whilst in prison, but it did relate to the nature of the crimes they had committed.
The 10 prisoners with histories of more violent crime such as assault and
armed robbery did have statistically higher levels of testosterone than the 11
prisoners who had committed non-violent crimes.
Ground this to the possible explanations for the role of testosterone on aggression
Any concerns about the research method or sample?
• Read the article from the BPS and answer the questions
at the bottom of the sheet.
Josephs et al (2006)
Josephs et al (2006) conducted an experiment using the saliva
samples of participants and found that men and women high in
testosterone levels reacted negatively after a loss of high status
becoming stressed, confused, and anxious which is a state of
mind that could lead to aggression.
However, men and women with low levels of testosterone who
were put into a position of high status showed the same pattern of
upset which could also lead to aggression.
• Ground this to the possible explanations for the role of
testosterone on aggression
Determinism (vs free will)
• Determinism sees human behaviour of a product of forces
beyond the control of the individual.
• States that people have no control over their actions.
• Determinists would argue that internal and external forces
control a persons behaviour. Two types of determinism are
environmental determinism and biological determinism.
• This means behaviour should be predictable.
• Determinism is a scientific account of behaviour.
Strengths and weaknesses of taking a deterministic view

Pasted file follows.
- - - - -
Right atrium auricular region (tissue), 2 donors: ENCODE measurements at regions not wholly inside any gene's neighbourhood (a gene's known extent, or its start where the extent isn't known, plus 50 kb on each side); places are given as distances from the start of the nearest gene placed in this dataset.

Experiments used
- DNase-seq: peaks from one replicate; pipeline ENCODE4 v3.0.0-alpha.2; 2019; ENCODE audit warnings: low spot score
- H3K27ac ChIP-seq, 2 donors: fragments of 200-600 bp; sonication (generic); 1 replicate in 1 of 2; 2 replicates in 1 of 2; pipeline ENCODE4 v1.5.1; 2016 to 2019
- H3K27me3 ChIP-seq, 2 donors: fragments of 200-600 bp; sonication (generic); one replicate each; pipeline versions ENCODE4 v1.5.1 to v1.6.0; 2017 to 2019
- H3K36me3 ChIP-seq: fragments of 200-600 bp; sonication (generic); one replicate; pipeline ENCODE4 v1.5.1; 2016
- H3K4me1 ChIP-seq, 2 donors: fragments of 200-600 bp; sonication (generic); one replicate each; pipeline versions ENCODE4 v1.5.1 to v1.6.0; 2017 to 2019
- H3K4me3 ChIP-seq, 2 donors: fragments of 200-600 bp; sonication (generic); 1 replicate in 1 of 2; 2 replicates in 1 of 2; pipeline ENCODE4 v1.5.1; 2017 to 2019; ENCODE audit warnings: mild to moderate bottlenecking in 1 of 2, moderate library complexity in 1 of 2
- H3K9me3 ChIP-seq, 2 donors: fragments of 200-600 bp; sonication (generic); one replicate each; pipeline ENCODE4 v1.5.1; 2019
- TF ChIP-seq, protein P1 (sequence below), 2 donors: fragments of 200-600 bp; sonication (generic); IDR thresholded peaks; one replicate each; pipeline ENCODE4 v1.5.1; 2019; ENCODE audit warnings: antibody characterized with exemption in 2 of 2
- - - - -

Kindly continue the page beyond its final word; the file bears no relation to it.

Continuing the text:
S = Emphasis on cause and effect= make the world more
understandable and predictable= could be worthwhile in
trying to change certain things in society.
S = Purpose and goal of science= make its more
acceptable to society = scientific basis and objectivity.
W = Does not allow for freewill, freewill is an illusion - we
think we have choice.
W = Can never fully explain behaviour because behaviour
may be too complex.
• How is this relevant?
• How does it link to hormonal mechanisms? (extn- Neural
• Why is this a problem?
(P) All explanations; serotonin, the role of the brain and
testosterone: into aggression have also been criticised by psychologists
for being deterministic.
(E) All theories suggest that aggression is the result of neural and
hormonal mechanisms- biological factors. All theories fail to consider
the role of free will in that we have a choice in how we behave and thus
fails to take into consideration individual differences shaped by
situational factors.
(C) With a lack of individual differences the theory fails to provide a
good explanation into institutional aggression of all individuals. As a
result the external reliability of all theories is weakened.
Case study
A pharmaceutical company has introduced a new drug
which suppresses testosterone and claims to lower the
level of aggression in individuals. They are offering this
treatment to the NHS and prison services for service users
displaying aggressive behaviour.
What moral and ethical issues does this raise?
Question- essay plan
June 2011
• Discuss the role of neural and/or hormonal mechanisms
in aggression.
(8 marks+ 16 marks)
• Bullet point / list a structure of this essay answer